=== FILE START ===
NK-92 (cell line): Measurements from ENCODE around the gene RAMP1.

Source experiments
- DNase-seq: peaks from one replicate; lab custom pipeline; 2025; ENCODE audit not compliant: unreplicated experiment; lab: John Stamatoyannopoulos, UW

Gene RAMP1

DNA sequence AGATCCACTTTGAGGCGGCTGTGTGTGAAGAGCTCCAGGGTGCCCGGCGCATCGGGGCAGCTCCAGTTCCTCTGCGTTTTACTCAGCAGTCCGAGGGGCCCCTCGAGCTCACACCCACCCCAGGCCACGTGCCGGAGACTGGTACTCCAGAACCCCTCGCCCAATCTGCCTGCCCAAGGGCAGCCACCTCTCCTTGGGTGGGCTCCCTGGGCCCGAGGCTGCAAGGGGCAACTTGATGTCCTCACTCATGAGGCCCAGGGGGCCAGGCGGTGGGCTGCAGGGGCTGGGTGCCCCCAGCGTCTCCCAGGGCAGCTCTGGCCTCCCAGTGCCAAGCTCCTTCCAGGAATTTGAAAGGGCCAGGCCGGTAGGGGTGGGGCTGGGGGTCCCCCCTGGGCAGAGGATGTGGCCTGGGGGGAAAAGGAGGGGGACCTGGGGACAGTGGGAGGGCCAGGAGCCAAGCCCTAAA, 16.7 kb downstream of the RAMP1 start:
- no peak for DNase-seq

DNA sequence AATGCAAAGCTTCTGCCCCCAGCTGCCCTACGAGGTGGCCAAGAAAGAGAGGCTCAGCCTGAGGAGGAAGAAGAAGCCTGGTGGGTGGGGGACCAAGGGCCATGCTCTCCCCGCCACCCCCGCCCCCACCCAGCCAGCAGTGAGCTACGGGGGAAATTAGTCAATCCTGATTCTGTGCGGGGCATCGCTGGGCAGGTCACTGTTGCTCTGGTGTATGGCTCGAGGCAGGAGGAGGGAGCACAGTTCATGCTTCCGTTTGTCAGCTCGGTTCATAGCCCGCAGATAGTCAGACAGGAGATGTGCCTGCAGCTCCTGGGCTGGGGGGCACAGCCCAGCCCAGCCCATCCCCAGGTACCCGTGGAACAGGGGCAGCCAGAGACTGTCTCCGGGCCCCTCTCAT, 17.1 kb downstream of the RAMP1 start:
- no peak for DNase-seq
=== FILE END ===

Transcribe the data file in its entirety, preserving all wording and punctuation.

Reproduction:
NK-92 (cell line): Measurements from ENCODE around the gene RAMP1.

Source experiments
- DNase-seq: peaks from one replicate; lab custom pipeline; 2025; ENCODE audit not compliant: unreplicated experiment; lab: John Stamatoyannopoulos, UW

Gene RAMP1

DNA sequence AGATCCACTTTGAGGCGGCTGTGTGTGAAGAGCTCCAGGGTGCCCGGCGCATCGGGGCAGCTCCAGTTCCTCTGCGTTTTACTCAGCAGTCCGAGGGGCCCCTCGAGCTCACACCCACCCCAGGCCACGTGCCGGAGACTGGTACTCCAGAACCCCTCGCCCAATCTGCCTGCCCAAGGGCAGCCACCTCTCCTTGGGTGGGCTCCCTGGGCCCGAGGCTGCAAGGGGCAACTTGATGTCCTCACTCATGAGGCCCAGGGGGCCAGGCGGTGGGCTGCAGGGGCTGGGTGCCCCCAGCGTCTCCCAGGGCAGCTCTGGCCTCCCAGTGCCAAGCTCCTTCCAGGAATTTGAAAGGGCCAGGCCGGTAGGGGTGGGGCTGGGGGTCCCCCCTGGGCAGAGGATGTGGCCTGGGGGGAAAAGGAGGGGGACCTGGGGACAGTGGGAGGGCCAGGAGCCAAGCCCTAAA, 16.7 kb downstream of the RAMP1 start:
- no peak for DNase-seq

DNA sequence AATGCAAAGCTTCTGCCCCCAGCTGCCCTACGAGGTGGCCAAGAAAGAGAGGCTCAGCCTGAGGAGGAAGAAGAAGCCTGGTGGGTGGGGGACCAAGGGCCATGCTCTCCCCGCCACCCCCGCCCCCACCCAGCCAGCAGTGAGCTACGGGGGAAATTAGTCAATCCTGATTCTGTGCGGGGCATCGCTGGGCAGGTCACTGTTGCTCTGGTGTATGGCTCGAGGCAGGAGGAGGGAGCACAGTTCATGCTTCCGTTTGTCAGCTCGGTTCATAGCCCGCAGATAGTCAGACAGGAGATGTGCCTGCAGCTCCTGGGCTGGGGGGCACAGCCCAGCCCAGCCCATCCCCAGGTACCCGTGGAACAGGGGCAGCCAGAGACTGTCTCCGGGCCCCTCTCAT, 17.1 kb downstream of the RAMP1 start:
- no peak for DNase-seq